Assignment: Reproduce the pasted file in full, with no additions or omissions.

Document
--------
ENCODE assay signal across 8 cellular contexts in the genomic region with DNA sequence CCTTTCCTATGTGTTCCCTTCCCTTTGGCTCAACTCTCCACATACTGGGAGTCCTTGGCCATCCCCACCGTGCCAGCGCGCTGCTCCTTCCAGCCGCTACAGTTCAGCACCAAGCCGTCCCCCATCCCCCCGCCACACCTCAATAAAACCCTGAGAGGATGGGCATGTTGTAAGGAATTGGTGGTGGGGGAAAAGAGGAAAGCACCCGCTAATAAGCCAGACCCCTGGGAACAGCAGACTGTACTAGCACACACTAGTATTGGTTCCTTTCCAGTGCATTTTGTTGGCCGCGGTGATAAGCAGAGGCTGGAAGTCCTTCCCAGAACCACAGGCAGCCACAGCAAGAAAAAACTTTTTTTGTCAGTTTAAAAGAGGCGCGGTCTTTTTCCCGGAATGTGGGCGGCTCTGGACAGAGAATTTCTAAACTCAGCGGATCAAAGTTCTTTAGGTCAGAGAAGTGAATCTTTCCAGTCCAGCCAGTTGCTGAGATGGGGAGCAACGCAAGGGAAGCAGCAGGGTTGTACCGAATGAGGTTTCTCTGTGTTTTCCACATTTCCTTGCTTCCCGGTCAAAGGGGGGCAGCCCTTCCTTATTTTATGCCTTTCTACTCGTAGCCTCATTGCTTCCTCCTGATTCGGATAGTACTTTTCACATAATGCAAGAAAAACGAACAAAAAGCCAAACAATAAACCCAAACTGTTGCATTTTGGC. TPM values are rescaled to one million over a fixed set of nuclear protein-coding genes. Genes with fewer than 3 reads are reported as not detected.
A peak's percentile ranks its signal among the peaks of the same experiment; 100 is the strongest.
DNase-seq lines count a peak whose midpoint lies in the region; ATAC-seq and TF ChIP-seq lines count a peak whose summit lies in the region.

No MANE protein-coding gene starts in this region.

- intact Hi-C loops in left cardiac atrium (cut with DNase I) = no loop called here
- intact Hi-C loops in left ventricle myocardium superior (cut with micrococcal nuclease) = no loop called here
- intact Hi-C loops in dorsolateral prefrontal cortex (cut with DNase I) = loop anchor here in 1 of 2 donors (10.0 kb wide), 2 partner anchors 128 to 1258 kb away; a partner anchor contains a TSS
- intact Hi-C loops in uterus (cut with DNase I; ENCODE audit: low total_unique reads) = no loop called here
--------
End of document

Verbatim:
ENCODE assay signal across 8 cellular contexts in the genomic region with DNA sequence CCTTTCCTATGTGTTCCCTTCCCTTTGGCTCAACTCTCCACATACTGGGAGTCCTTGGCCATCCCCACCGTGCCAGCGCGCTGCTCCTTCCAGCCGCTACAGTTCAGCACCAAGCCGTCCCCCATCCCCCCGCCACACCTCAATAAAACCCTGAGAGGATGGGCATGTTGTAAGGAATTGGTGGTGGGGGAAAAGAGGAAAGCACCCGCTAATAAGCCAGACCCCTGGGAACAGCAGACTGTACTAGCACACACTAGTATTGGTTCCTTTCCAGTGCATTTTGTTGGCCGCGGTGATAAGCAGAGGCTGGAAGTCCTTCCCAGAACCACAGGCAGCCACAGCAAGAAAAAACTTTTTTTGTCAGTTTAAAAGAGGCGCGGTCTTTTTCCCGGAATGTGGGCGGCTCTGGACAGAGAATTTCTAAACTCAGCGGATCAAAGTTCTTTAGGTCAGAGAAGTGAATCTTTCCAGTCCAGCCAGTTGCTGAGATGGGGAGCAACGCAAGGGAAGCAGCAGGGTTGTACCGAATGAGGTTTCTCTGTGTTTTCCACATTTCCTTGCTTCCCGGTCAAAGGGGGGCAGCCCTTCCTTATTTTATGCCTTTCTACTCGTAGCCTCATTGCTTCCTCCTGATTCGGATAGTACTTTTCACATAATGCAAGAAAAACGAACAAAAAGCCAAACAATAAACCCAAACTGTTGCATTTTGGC. TPM values are rescaled to one million over a fixed set of nuclear protein-coding genes. Genes with fewer than 3 reads are reported as not detected.
A peak's percentile ranks its signal among the peaks of the same experiment; 100 is the strongest.
DNase-seq lines count a peak whose midpoint lies in the region; ATAC-seq and TF ChIP-seq lines count a peak whose summit lies in the region.

No MANE protein-coding gene starts in this region.

- intact Hi-C loops in left cardiac atrium (cut with DNase I) = no loop called here
- intact Hi-C loops in left ventricle myocardium superior (cut with micrococcal nuclease) = no loop called here
- intact Hi-C loops in dorsolateral prefrontal cortex (cut with DNase I) = loop anchor here in 1 of 2 donors (10.0 kb wide), 2 partner anchors 128 to 1258 kb away; a partner anchor contains a TSS
- intact Hi-C loops in uterus (cut with DNase I; ENCODE audit: low total_unique reads) = no loop called here